Most people have waxed and waned with their exercise routine throughout their life. During specific periods, gym attendance is solid, and during other times it is non-existent. That's life, and that's ok. The important thing is being smart about how much exercise you do when returning from a layoff.

You've taken an important step in returning to an exercise program now; let's remember why you need to build a baseline of strength before going all out.

The human body continually amazes me with the adaptations it makes. From how it processes the chemically enhanced foods we eat to going from couch potato to running 6 miles over a short amount of time. When returning to exercise or trying a new exercise program, there are some things to remember so you don't get injured.

A baseline of strength can be gained in a relatively short amount of time. Plan on 4 to 6 weeks of strength-building exercises to give your body a good baseline before trying more intense or longer workouts. This might look like weight training sessions 2-3 times a week, including pushing and pulling exercises for all major muscle groups. If you already had a high fitness level and are returning from a relatively short time off (6-8 weeks), you could return to normal in 2 to 3 weeks. Everyone is different and has different circumstances. These timeframes are provided to give you a general idea.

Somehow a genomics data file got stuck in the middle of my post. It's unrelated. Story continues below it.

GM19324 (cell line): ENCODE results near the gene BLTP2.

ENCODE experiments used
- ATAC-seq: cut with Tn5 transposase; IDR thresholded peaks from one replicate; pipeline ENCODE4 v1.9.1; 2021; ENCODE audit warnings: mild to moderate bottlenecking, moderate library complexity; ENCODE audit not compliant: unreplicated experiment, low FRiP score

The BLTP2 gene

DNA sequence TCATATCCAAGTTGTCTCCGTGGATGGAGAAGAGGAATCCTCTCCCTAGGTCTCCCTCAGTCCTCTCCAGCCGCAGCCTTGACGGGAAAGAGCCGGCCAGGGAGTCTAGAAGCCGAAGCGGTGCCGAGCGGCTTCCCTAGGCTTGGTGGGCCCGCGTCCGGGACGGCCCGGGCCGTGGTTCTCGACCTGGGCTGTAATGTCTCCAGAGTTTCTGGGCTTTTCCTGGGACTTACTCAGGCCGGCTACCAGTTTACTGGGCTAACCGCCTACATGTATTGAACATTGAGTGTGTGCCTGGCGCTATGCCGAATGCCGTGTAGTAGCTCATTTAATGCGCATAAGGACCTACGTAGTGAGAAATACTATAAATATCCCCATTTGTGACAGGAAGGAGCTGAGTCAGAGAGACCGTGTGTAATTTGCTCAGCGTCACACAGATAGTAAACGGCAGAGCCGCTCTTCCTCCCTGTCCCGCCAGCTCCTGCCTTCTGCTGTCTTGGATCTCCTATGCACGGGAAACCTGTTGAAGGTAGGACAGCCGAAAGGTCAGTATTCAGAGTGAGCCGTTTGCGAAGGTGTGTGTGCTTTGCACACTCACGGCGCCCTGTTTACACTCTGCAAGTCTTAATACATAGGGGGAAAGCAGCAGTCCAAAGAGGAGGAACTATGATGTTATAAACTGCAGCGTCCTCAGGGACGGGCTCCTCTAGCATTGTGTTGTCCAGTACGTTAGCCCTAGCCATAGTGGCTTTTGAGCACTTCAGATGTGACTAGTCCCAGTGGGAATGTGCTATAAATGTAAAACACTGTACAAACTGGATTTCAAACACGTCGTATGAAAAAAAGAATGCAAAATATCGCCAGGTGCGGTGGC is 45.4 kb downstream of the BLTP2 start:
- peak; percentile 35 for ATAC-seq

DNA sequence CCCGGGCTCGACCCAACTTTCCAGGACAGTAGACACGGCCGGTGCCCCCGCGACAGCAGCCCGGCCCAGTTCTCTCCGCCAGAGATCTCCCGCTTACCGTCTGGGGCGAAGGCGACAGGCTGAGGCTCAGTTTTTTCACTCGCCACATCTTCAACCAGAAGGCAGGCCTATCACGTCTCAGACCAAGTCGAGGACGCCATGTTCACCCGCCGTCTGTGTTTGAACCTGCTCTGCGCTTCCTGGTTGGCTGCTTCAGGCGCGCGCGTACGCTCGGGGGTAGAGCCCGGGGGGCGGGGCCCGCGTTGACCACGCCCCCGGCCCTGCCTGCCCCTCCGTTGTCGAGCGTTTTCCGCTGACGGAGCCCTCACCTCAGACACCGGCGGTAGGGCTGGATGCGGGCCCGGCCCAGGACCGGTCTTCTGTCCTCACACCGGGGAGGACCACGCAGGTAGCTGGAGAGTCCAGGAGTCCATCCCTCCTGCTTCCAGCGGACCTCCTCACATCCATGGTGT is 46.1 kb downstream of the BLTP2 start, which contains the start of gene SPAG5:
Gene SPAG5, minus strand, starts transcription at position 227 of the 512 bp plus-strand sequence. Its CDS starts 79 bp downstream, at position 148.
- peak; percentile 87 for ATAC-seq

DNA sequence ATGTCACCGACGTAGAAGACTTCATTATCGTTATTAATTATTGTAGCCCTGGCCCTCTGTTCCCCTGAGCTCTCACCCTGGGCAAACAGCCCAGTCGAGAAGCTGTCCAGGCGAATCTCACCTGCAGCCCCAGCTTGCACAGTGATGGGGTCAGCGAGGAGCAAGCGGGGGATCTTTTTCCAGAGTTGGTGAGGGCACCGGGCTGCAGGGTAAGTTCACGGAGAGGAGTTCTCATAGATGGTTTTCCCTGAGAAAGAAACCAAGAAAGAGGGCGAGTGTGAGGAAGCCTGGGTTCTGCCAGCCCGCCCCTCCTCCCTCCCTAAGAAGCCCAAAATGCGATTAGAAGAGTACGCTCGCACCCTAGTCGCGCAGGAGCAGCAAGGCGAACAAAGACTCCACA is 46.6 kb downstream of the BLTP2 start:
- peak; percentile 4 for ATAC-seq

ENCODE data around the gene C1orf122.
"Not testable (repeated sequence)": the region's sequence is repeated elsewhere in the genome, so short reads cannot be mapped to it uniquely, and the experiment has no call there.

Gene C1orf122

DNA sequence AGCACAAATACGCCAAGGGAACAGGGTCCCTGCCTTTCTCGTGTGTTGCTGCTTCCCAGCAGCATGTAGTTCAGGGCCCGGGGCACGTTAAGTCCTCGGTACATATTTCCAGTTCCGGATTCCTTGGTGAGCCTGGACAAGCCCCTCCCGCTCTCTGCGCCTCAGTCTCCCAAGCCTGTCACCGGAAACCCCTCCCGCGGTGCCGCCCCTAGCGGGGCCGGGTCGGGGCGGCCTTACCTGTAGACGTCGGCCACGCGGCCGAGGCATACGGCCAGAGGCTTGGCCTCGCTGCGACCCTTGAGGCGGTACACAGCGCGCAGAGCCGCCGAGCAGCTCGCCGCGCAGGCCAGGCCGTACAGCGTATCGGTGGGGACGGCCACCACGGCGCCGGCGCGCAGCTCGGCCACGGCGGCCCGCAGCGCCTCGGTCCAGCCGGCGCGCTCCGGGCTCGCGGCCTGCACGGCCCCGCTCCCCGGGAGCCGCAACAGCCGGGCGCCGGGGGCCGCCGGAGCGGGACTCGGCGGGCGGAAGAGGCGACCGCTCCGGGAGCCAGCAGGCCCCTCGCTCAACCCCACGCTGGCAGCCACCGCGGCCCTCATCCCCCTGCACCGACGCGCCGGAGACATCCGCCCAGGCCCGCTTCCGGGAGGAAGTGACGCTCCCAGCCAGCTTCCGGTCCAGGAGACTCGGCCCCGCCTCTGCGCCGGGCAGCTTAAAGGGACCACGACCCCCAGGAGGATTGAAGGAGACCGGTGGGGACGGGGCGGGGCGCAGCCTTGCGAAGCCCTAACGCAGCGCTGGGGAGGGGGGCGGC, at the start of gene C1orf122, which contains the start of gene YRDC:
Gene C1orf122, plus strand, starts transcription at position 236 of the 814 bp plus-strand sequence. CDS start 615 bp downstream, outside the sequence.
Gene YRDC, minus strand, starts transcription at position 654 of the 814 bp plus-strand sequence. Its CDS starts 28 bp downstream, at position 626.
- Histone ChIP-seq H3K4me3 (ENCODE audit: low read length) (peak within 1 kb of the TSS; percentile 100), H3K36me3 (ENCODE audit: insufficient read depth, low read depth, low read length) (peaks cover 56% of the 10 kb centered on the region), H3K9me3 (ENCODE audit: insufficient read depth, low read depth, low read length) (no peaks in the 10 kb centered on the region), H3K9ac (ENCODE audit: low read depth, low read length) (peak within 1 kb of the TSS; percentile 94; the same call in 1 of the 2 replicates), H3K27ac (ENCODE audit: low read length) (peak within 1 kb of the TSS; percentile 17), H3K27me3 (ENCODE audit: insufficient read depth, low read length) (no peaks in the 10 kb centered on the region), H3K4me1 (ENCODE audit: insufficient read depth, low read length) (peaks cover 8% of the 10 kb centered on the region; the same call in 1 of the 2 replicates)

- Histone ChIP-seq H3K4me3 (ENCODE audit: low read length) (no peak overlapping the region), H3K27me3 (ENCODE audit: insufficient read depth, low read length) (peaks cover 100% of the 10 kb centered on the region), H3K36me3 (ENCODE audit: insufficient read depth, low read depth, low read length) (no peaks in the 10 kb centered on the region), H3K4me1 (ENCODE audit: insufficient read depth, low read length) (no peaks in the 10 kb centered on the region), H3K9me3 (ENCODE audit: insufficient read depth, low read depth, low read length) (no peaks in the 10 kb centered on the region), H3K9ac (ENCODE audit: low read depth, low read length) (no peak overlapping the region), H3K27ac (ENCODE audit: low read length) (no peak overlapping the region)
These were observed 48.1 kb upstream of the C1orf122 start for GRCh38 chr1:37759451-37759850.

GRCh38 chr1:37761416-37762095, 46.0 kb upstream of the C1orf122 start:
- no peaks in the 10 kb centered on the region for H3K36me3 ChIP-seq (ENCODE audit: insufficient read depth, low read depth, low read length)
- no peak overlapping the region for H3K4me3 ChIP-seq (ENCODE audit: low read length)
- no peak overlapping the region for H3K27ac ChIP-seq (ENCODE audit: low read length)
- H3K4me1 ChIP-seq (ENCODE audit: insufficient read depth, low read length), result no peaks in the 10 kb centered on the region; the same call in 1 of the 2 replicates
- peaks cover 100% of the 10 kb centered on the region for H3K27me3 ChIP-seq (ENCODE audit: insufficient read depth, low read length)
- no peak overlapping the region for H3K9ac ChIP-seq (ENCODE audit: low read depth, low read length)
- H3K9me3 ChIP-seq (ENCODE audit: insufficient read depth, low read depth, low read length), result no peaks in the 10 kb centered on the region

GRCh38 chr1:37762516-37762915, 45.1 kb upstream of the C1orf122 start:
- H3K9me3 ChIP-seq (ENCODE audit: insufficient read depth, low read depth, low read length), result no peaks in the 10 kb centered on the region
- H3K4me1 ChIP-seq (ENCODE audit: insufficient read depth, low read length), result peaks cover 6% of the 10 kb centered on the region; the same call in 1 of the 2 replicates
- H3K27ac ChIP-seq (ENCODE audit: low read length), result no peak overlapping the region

Remember, weight training exercises don't have to include metal weights. Body weight or isometric exercises are practical for beginners and should be considered. Elastic bands also provide enough resistance to build a baseline of strength. Many people choose to have hand weights, 5lbs and under, at home to do some basic arm exercises. Consult a personal trainer to get a workout tailored to your specific needs.

The gym will have the widest variety of weight training options and is worth the price of membership. Personal trainers will also be available to hire for guidance, which is important during this strength-building faze.

The gym has machine weights, free weights like dumbbells and barbells, medicine balls, step-up boxes, and more. Machine weights have their place, but whenever free weights can be safely used, they are a better way to train the body for strength. The balance and kinesthetic qualities that come with lifting free weights are irreplaceable.